This is the story about a young American woman (Isabel) who is just orphaned and is invited to stay with her rich relatives, the Touchetts in Victorian England. While in England, she is wooed by the rich Lord Warburton but she rejects his proposal because she wants to see the world and be free. When her uncle later dies, Isabel inherits a big sum of money and becomes truly rich and "independent". It is actually her cousin, the consumptive Ralph Touchett (who is secretly in love with her) who pressed his father to leave the money to Isabel without Isabel's knowledge. By this time, Isabel has met the scheming and mysterious Madame Merle (who plays Schubert on the piano most beautifully, I must add). M. Merle introduces Isabel to "her friend", Gilbert Osmond, a poor and widowed American staying in Italy who has a young daughter, Pansy. Both M. Merle and Osmond scheme to make Isabel marry Osmond so that he could have her money. Isabel innocently falls into their trap. Despite advice and dissuasions from her relatives, she eagerly marries Osmond and her life after that becomes a true nightmare. There is also a sub-plot involving Pansy's impossible love affair with Ned Rossum (played by Christian Bale).
The accompanying booklet of the DVD provides valuable information on the making of the film and the cast profile e.g. the fact that Jane Campion finds this to be her hardest project. From the movie, it is easy to see that she had put in tremendous effort to bring Henry James' classic to life. Every shot, every scene and every movement of the characters is carefully and beautifully directed and filmed. The colors are so rich, the seem to jump out of the screen! And oh, the gorgeous costumes - especially Isabel Archer's!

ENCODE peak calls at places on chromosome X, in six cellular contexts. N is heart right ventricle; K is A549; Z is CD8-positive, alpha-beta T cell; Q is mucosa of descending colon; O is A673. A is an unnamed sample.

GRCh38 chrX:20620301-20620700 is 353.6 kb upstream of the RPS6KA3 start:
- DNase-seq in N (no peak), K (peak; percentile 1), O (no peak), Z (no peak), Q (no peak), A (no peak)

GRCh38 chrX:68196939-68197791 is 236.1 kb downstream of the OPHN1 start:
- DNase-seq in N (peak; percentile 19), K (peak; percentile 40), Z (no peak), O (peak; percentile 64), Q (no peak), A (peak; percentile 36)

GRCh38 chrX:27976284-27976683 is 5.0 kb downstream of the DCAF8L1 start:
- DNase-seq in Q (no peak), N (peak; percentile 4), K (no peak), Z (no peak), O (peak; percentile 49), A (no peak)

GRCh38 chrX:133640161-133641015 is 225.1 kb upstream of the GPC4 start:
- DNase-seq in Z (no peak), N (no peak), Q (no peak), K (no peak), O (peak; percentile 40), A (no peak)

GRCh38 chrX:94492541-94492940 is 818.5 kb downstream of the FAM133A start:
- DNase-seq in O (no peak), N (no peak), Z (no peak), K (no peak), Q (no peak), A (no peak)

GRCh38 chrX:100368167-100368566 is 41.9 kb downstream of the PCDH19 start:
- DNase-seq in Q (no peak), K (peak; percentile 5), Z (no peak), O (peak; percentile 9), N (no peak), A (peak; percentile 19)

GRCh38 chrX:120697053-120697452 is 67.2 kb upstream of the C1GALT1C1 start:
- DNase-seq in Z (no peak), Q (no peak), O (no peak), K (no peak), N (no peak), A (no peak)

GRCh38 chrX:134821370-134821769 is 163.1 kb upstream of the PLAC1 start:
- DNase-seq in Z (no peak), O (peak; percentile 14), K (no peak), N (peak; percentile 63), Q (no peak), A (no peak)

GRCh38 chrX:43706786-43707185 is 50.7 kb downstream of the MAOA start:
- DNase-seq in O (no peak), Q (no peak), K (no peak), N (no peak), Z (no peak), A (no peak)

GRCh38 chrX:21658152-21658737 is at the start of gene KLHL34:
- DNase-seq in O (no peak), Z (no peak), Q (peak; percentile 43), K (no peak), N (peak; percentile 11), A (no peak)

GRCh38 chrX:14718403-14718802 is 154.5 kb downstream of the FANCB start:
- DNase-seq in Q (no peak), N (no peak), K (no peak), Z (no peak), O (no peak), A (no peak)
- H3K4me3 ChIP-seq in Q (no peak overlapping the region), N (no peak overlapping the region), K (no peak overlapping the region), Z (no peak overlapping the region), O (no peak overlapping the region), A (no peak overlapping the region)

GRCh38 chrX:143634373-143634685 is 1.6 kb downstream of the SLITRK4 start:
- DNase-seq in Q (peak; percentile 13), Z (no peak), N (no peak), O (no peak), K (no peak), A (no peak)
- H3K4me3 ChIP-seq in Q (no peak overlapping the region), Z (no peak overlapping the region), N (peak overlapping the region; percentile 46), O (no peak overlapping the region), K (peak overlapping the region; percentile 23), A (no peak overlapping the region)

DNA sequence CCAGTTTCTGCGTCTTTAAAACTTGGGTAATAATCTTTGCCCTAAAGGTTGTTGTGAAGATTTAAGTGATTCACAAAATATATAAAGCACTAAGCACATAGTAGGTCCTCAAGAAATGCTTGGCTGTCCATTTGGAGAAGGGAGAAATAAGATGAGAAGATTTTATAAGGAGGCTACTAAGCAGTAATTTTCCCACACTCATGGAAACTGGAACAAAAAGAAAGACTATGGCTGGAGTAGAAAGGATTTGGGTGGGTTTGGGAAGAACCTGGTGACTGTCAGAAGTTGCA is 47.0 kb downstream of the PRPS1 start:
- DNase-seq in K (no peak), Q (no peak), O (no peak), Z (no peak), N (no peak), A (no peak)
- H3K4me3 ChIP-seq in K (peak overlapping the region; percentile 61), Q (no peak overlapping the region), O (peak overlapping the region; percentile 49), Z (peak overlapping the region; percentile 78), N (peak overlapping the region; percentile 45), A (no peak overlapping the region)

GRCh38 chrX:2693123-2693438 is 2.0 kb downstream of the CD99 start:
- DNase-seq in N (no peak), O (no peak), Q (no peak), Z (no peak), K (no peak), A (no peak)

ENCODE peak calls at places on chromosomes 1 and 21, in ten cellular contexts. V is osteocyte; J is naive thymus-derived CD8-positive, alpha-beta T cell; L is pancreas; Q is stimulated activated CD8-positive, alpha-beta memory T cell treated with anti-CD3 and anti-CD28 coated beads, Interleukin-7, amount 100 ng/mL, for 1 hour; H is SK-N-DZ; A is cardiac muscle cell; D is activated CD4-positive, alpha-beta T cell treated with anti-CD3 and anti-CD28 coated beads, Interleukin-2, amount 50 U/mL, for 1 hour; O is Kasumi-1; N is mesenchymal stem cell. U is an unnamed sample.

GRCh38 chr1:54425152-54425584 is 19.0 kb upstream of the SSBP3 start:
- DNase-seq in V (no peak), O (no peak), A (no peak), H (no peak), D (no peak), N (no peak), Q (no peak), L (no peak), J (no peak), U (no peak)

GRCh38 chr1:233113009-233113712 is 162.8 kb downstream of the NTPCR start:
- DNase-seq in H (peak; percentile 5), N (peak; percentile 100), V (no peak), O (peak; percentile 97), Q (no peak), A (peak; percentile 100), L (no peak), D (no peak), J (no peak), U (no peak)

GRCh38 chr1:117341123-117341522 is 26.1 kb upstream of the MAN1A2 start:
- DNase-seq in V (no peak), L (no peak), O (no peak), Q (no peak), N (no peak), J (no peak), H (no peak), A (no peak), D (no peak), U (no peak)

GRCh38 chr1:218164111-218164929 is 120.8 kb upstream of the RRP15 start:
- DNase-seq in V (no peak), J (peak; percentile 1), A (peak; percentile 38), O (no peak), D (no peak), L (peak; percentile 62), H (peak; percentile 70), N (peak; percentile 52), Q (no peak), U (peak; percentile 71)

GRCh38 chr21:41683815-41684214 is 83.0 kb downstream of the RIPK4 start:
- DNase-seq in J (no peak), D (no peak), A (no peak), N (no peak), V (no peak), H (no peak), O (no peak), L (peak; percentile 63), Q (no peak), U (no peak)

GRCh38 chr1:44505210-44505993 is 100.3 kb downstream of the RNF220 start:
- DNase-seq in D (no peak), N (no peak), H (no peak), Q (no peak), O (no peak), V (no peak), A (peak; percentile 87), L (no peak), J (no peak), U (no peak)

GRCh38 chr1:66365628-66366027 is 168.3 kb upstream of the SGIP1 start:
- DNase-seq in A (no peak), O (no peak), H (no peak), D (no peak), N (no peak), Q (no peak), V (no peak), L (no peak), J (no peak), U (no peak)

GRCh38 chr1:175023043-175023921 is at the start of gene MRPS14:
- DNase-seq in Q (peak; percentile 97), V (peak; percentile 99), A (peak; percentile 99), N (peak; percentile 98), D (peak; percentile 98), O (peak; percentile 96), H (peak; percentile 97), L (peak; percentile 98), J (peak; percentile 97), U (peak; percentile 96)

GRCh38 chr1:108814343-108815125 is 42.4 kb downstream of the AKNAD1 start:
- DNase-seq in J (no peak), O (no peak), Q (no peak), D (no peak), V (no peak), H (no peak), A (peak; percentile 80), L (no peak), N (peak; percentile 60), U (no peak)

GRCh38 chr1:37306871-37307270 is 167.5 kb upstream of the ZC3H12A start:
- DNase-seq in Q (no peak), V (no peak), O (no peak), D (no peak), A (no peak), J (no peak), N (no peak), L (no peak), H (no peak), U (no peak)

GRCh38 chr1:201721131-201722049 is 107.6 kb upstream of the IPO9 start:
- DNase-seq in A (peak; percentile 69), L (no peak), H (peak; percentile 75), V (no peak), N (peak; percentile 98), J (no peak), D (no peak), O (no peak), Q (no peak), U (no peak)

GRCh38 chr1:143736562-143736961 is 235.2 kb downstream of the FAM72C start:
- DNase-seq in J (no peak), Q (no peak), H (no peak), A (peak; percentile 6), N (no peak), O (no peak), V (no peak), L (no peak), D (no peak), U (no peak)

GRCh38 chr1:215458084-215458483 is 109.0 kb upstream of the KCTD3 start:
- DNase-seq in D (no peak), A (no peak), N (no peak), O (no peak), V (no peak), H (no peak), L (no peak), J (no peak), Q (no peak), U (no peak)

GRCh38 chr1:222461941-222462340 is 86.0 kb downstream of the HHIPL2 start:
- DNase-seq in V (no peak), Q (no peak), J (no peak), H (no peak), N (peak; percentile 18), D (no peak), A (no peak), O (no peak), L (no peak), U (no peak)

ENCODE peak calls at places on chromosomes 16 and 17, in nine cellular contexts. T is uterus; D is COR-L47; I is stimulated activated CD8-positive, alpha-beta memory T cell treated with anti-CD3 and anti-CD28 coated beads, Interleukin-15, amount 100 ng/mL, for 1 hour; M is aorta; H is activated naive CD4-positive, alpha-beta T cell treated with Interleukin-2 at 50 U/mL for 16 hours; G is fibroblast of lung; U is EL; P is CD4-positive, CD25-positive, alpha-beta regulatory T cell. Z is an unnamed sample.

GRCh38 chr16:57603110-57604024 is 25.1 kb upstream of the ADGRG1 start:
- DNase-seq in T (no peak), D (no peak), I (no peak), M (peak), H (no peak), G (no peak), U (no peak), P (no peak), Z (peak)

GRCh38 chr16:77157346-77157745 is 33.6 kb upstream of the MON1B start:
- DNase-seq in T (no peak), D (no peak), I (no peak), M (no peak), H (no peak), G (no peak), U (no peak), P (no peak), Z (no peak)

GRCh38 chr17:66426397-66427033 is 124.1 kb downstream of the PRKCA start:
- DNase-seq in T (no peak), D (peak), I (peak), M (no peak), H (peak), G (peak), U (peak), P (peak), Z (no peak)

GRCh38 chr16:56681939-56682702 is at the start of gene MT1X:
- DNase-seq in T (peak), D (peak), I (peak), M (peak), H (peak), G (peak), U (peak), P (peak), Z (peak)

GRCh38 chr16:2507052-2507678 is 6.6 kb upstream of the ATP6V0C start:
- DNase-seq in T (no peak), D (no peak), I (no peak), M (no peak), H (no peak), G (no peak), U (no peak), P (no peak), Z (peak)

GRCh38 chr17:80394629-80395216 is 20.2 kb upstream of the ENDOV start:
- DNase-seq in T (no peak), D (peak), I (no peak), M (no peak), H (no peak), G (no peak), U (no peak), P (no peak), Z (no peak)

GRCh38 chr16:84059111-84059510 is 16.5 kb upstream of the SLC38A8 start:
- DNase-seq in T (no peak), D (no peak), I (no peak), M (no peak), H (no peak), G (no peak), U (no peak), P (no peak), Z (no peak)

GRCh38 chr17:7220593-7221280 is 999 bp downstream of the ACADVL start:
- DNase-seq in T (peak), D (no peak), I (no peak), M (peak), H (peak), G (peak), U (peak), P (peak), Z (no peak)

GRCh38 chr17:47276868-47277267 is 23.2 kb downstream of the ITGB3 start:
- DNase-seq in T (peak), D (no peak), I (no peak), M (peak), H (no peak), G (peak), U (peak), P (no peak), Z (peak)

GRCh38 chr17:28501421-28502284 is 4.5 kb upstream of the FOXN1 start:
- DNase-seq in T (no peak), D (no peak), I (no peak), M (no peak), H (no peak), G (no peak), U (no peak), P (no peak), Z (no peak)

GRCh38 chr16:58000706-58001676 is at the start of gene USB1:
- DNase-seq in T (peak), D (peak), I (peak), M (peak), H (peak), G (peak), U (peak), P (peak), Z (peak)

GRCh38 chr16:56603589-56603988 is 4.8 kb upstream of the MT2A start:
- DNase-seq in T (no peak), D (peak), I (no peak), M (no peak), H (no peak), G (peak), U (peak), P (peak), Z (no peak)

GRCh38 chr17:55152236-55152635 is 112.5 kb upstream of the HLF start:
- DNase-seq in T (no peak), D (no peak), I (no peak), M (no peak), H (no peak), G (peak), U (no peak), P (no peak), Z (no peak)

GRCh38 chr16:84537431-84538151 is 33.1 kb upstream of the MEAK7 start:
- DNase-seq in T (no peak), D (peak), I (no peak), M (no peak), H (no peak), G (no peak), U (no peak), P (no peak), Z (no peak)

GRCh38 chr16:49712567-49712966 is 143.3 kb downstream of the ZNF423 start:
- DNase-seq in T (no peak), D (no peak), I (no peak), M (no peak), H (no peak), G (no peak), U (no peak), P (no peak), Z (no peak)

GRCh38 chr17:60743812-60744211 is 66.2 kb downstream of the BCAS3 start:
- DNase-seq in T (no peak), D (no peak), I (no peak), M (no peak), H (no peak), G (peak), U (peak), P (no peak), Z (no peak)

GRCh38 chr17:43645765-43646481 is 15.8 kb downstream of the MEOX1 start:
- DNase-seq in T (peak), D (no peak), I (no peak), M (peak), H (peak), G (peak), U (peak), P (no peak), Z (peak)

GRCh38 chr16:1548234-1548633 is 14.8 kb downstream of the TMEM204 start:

The casting is also perfect - notably, Nicole Kidman and John Malkovich who plays the villain, Osmond. Martin Donovan also embraces the difficult role of "Ralph Touchett" perfectly. My favourite scene is the one nearing the end involving a sobbing, heart-broken Isabel by the bedside of the dying Ralph. It is here that she realizes she loves him. This scene is so tender to watch. To me, this film showcases Nicole Kidman's best performance and it is THIS particular scene that clinches it.
I got my copy of the DVD from Amazon.co.uk. If you love period dramas, this is a worthy title to have in your collection. Get the original soundtrack too - the music is absolutely gorgeous and dreamy, and is a fond favourite of mine.